ML: As a team of 6, communication is strong – we can easily discuss important decisions quickly. This ties into our all-important mantra that we carry with us throughout development: iterating is easier than creating. As a creator, it’s sometimes hard to finally put something down on paper and show it to people – that’s why we more or less force it early on in a process. By having created something, people are always more prone to look at it critically, rather than sitting on it for longer in isolation. We aim to try out something really quickly and then iterate on it as much as possible. So far, that has been a really fruitful approach.
Some aspects do require more thought and discussion before creation. Especially tying the vision of evolution and a continuous world into actual mechanics have been the subject for a lot of meetings. Bigger mechanics include the species’ food management or their own minds with regards to quests, in addition to details like the layouts of semi-procedural villages.
Once the basics are discussed, we do have a lot of freedom in the team. Everyone is so invested in the project that they know what would be best. Sometimes we start creating an environment and make cool structures and scenarios in that, but sometimes we start with the design – we always look at what the project needs. Every day we come into the office and work on content while constantly quickly discussing everything as we go – because it’s as simple as turning around and quickly discussing the matter.
EM: Your Kickstarter campaign is in full swing and on track to meet its goal; what have been the challenges of this part of your project, and what has come easily?
ML: We’ve been preparing the Kickstarter for about 7 months – ever since we started on the Square Enix Collective in October, we’ve been trying to iterate on the page as much as possible. Making the page and the information went rather well – the most effort went into our Kickstarter Announcement trailer. For that, we desperately wanted to combine making a trailer (marketing efforts) with the development of the full game (production efforts), so that we wouldn’t fall behind because of the campaign. This also worked well, but it did mean that we had to take a very close look at who is making what, and when.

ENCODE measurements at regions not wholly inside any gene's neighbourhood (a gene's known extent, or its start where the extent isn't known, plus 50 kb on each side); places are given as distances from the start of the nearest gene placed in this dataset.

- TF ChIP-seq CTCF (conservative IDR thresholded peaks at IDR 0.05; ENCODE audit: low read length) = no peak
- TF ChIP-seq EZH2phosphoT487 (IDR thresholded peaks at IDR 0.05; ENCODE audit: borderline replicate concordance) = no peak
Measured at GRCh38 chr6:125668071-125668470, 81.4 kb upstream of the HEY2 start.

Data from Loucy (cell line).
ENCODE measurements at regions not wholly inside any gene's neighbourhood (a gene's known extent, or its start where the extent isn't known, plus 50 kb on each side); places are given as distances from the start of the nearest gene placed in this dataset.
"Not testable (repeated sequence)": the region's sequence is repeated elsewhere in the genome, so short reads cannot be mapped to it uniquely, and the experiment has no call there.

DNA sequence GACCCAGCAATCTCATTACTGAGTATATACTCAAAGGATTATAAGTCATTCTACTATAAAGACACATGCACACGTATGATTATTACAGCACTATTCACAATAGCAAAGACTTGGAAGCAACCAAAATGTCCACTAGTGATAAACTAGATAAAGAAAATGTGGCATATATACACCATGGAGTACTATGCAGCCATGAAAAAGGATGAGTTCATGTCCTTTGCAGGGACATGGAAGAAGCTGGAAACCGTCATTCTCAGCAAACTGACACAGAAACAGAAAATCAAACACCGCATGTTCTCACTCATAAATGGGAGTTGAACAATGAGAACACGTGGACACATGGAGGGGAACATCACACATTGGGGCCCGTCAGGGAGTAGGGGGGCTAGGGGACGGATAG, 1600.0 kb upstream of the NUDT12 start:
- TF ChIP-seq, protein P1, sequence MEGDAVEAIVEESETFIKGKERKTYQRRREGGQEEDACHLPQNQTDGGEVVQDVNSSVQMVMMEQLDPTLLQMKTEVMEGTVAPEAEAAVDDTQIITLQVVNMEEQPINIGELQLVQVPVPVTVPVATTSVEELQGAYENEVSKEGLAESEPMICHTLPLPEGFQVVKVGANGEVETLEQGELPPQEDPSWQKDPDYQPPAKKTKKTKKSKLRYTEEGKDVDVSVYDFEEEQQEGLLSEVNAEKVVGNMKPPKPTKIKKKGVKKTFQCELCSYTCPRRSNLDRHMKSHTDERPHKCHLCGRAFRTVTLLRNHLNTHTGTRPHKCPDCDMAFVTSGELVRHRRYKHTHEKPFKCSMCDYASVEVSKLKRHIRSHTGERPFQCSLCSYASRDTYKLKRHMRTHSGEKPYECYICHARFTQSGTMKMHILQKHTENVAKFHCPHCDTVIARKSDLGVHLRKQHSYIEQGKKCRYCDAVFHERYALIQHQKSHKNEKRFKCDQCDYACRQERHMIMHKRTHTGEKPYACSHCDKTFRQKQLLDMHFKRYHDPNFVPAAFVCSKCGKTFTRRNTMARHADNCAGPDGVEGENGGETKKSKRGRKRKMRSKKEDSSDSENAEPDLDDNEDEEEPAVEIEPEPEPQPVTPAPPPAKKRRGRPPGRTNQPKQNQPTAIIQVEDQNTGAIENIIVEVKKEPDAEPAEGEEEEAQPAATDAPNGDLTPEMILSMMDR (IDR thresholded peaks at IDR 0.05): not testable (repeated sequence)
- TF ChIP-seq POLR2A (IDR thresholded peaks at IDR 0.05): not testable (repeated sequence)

Marketing is always difficult, especially without a specialized team member and without a budget. But we tried to increase our following as much as possible before the Kickstarter, so that we could bring people with us that were as excited as we are. The start of the campaign went rather well, and especially new audiences were attracted through the games category on Kickstarter. Now that the mid-campaign period has started, we’re doing everything we can to keep that momentum going!
EM: The connection to Darwin ties the game to a fascinating element of science and history, yet evolution can be brutal, unforgiving, and painful (for the losers). Beyond the basic struggle of the protagonist, how do you couch these concepts in the game world?
ML: It’s a beautiful, two-faced concept indeed. While our game is colorful, we do want to tell the story that is evolution. Without giving too much away, the story is implying a few of the darker sides, such as the ripple effect on species that can come from a small action.
Furthermore, the way we introduce the world of Albamare should reflect the theme of evolution, too. We want players to feel a shift from ease to tension as the world becomes ‘bigger’ for them and the ecology more intricate. This is in parallel with the natural difficulty curve a game should have – as Hue proceeds with the story, into the Out, players should feel that breathing system of evolution grow more and more daunting. The music underscores this as well – we want to start off smaller but make it sound bigger as you uncover more of the island, with some slightly darker tones, possibly.
EM: Not unexpectedly, the trailer and screenshots are lush, filled with life. Talk about the game’s natural aesthetic; what considerations did you give to how everything looks and the reason it looks that way? What feeling do you intend to give to players exploring a forest for the first time?
ML: For the art direction, we’re always going for something stylized, as it sticks to us much more. In 10 years, stylized games can still be recognizable and hold up among newer generations, and that’s really important to us. However, if we’d have made it even more stylized, like The Wind Waker style in the Zelda series (while beautiful), we’d have lost important details. For the evolutionary or adaptive aspects to work visually, we need quite a lot of detail and thought in all the designs we make for species and environment.
The environment also must never feel magical. We’re aiming for a very grounded look that still invites players to explore and discover how things are in this world; when players first walk into the forests outside of their home tribe, we want them to feel as if nature doesn’t care about any species – it just exists however it pleases. Then, as the world ‘expands’ for the player by uncovering more, they should even be intimidated but also inspired by the landscapes, soundscapes, and effects.
EM: While humans in Pine live in a marginal position, this flips the script, compared with the current state of humanity (people have spread across nearly every inch of the planet, excluding the bottom of the ocean); how do you see adaptability and change in the contemporary context of the Earth?
ML: Tough question! Working on Pine has given a kind of opportunity to reflect on how human beings are in our world – something we maybe don’t do often enough. It’s so natural to live the way we do – but if there had been different circumstances, our clothes, language, and buildings wouldn’t necessarily be as common. Sometimes, we take it a bit too much for granted…